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  (Source: businessmodelinstitute.com)
Netflix's share of U.S. online movie revenue skyrocketed to 44 percent in 2011

When it comes to the U.S. online movie business, Netflix pushed Apple aside for top revenue in 2011.

IHS released its IHS Screen Digest Broadband Media Market Insight Report, showing that Netflix's subscription video on demand (SVOD) service surpassed Apple's iTunes, which is a transactional video on demand (VOD) service, in 2011.

According to IHS' report, Netflix's share of U.S. online movie revenue skyrocketed to 44 percent in 2011. This is a significant jump from Netflix's share in 2010, which was less than 1 percent.

Apple, on the other hand, had its total revenue drop to 32.3 percent in 2011. This was a pretty big decrease from 60.8 percent in 2010.

"We're in the midst of a significant change in the way people pay to consume movies online," said Dan Cryan, research director for digital media at IHS. "All the significant revenue in the U.S. online movie business in 2011 was generated by rental business models, which provide temporary access, not permanent ownership. Rental delivers unlimited consumption with a low monthly fee for older titles as well as cheap rentals of new releases, providing the kind of value that online customers want. In contrast, EST, which is much more profitable for studios on a per-transaction basis, is stuck in the doldrums."

Despite the fact that Netflix and Apple both represent different ends of the market and offer different products (SVOD services tend to have older titles while transaction VOD services have newer titles as well as older titles), they share a common interest in hardware. Netflix is available on various devices like game consoles, smartphones, tablets, etc. ITunes is also available on many devices, but mainly benefits Apple by being the proprietary media player program for Apple products.

The report also showed that all U.S. transactional VOD revenue grew 75 percent from $155 million in 2010 to $273 million in 2011. SVOD revenue far surpassed this number, hitting $454 million in 2011 from only $4.3 million in 2010. This put SVOD in the lead, and with Netflix being the king of SVOD services, Apple was knocked down a peg.

Source: IHS Media Relations



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RE: Netflix simply has the better value model
By Mitch101 on 6/3/2012 10:21:21 AM , Rating: 3
I think what were going to have in the end is each movie studio is going to have their own pay streaming service. Only the smaller studios will stick together until their content catalog reaches a point of value where they can break away. Netflix is a middle man eventually the studios will have their own streaming service.

HBO-GO is the example they broke out thinking their content is so valuable that you will pay for it separately.

Hopefully we win as consumers and get individual channel subscriptions instead of tiers paying for a group of channels to only watch 1-2 of them.


By Solandri on 6/3/2012 3:36:36 PM , Rating: 2
quote:
I think what were going to have in the end is each movie studio is going to have their own pay streaming service. Only the smaller studios will stick together until their content catalog reaches a point of value where they can break away. Netflix is a middle man eventually the studios will have their own streaming service.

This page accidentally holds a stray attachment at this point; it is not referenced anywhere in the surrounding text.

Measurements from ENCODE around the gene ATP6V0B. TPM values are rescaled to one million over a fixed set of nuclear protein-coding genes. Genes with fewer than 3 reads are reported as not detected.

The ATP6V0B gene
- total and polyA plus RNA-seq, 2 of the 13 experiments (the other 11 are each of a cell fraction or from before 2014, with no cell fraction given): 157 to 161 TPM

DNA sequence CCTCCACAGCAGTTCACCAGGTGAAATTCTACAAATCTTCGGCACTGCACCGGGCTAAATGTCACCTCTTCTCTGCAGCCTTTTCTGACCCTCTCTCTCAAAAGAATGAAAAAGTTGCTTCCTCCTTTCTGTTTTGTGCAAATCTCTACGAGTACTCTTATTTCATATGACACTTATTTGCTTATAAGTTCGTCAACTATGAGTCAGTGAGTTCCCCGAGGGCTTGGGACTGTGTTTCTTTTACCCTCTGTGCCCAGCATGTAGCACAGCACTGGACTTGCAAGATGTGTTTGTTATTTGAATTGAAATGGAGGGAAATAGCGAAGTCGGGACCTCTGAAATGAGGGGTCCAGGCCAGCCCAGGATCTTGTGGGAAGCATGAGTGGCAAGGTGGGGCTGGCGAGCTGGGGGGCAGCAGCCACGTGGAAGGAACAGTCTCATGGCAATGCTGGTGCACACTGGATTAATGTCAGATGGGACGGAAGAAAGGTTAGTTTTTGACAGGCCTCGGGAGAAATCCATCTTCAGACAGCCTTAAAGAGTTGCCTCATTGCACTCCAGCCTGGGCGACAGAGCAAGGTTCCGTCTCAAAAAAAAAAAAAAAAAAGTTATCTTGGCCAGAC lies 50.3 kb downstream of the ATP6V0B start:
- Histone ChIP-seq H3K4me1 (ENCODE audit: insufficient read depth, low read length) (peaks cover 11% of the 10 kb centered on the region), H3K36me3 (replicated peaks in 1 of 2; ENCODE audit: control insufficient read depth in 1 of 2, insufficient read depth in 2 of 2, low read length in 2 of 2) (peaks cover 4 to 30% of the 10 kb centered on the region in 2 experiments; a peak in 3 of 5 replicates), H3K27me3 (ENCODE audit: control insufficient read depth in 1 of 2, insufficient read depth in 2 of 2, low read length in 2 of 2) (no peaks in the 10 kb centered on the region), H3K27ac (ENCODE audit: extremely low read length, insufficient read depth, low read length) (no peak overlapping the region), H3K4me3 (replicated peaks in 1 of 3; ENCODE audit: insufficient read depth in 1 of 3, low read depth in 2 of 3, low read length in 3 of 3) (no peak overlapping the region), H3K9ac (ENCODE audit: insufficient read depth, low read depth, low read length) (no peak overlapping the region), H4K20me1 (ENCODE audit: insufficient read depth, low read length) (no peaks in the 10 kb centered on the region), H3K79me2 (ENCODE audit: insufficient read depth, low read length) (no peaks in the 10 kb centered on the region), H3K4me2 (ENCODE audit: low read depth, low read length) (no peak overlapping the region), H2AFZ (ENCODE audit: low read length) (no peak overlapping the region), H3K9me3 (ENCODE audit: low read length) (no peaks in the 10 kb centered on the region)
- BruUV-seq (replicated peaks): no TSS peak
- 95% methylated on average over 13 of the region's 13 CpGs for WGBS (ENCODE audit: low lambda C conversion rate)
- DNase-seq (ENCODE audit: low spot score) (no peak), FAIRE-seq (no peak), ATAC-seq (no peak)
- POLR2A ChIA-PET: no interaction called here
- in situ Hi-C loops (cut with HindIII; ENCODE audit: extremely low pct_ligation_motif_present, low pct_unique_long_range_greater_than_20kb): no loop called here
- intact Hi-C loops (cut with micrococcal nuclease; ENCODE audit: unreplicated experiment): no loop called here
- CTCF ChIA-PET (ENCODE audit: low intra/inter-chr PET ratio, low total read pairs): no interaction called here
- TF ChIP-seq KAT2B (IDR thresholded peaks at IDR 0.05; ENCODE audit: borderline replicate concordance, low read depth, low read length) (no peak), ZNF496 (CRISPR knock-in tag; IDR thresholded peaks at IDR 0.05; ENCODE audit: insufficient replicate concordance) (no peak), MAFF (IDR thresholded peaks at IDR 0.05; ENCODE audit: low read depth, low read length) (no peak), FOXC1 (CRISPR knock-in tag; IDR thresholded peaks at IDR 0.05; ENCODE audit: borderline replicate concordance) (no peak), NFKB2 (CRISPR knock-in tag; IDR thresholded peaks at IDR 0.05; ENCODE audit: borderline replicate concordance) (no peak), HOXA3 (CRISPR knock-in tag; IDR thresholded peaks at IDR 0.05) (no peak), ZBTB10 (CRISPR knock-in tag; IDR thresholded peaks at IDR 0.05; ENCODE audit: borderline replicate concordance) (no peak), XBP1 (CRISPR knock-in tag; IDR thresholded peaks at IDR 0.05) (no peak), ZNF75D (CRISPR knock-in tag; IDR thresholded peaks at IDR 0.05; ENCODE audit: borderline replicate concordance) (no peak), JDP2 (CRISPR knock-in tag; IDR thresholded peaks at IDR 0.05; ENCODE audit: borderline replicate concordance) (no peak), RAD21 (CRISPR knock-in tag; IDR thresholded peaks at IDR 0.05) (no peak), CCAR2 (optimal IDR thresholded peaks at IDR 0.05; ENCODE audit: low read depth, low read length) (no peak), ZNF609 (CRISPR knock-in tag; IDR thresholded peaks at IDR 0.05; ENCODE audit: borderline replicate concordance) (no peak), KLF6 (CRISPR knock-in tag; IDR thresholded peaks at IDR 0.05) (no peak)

I'm not so sure. Technically the grocery store is a middleman. The lettuce farm, dairy farm, the pig slaughterhouse, the commercial fisherman could all sell to you directly. But there's value in putting all these things in a single store where customers can buy all they need on a single trip. Just because someone's a middleman does not automatically mean they're adding no value.

For example, Sony, Nintendo, and Microsoft do not do regional market analysis to decide how many units of their console to ship to each geographic region. Distributors and retailers like Best Buy do that, and just order x00,000 for New York, y00,000 for California, etc. from Microsoft et al. Yes the manufacturers could do that sort of market research, but it'd only be for few dozen products they produce. The distributors do it for thousands if not tens of thousands of products. They're much better at it than the manufacturers.

If the studios get together to create a consolidated streaming service where you can subscribe once and get access to content from all studios, then I could see that succeeding against Netflix. If it didn't run afoul of anti-trust regulations. But if each studio and TV station puts out their own independent subscription service, there's no way it'll fly. People aren't going to subscribe to two dozen services just to watch TV and movies. There will be value in a single consolidator - a middleman - to wrap the most popular services in a single package and use the power of their millions of customers to negotiate for lower prices. Basically what Netflix does.


By Jaybus on 6/4/2012 2:23:04 PM , Rating: 2
Yes. If the studios could get past their piracy fears, they would sell directly to the public via streaming. They haven't yet figured out that it is better to sell 100 million viewings at $1 each than 10 million at $5 each. Not only that, but they are only getting $4 of the $5, because Comcast or Apple or somebody is getting their cut.

The pirates can't afford to stream movies to millions of people, so stop worrying about them already. Nobody is going to go looking for a pirated copy if they can get it streamed to them directly from the studio for a $1 or two with just a few keystrokes. The piracy is a direct result of overcharging.

Quite frankly, they put out a lot of content I wouldn't watch if they gave it away. I paid $5 to watch Red Tails, and I really want my money back.


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